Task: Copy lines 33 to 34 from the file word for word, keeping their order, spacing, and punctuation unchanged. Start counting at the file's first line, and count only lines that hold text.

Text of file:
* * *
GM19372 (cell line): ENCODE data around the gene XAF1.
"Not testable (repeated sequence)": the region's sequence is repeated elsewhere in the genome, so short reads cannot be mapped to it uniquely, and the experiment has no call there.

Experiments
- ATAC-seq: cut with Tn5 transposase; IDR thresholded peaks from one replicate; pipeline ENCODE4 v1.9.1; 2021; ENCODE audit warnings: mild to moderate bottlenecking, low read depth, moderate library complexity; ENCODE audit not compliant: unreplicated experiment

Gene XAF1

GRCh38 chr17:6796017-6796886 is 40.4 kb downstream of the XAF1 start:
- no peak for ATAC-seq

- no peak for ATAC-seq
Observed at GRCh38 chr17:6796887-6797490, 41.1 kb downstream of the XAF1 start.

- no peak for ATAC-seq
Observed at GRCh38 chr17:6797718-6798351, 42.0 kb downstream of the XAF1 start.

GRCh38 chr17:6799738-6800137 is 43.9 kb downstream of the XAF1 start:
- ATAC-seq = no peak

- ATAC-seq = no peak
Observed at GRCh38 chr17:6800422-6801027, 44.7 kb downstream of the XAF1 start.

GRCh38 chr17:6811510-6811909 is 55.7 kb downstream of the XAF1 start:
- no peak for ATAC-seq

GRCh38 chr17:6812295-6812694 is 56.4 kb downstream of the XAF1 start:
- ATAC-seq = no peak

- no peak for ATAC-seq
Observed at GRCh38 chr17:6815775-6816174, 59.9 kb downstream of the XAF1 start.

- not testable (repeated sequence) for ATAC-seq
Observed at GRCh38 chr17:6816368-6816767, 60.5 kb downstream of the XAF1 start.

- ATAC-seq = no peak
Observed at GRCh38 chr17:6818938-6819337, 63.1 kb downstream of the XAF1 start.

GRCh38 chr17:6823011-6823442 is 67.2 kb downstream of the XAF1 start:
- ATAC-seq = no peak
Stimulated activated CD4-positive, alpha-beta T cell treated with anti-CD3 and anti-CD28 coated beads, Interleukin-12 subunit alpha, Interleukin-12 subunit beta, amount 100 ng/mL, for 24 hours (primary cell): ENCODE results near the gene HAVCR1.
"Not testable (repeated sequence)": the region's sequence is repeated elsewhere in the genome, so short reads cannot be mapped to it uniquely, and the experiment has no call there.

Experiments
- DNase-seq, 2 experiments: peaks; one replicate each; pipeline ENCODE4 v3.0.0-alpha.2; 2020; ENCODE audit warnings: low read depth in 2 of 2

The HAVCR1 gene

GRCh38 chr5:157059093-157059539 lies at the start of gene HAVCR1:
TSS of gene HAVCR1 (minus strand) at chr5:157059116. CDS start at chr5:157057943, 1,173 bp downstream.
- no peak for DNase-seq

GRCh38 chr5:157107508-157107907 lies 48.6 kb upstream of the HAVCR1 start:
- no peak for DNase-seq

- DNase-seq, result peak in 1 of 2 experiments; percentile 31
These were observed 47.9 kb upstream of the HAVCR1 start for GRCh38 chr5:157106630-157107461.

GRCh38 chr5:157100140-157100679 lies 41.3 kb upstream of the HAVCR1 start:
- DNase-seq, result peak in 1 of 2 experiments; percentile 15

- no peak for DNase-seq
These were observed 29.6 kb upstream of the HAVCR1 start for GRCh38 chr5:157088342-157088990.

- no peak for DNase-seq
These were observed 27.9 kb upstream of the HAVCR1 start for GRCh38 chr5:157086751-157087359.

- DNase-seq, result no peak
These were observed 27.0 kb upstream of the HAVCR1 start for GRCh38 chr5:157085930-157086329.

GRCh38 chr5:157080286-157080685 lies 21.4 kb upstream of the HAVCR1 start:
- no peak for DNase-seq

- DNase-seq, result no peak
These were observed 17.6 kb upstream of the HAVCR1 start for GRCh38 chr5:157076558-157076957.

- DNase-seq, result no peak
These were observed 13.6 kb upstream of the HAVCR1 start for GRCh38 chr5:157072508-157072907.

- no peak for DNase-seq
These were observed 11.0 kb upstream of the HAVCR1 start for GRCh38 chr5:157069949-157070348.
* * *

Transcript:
GRCh38 chr5:157059093-157059539 lies at the start of gene HAVCR1:
TSS of gene HAVCR1 (minus strand) at chr5:157059116. CDS start at chr5:157057943, 1,173 bp downstream.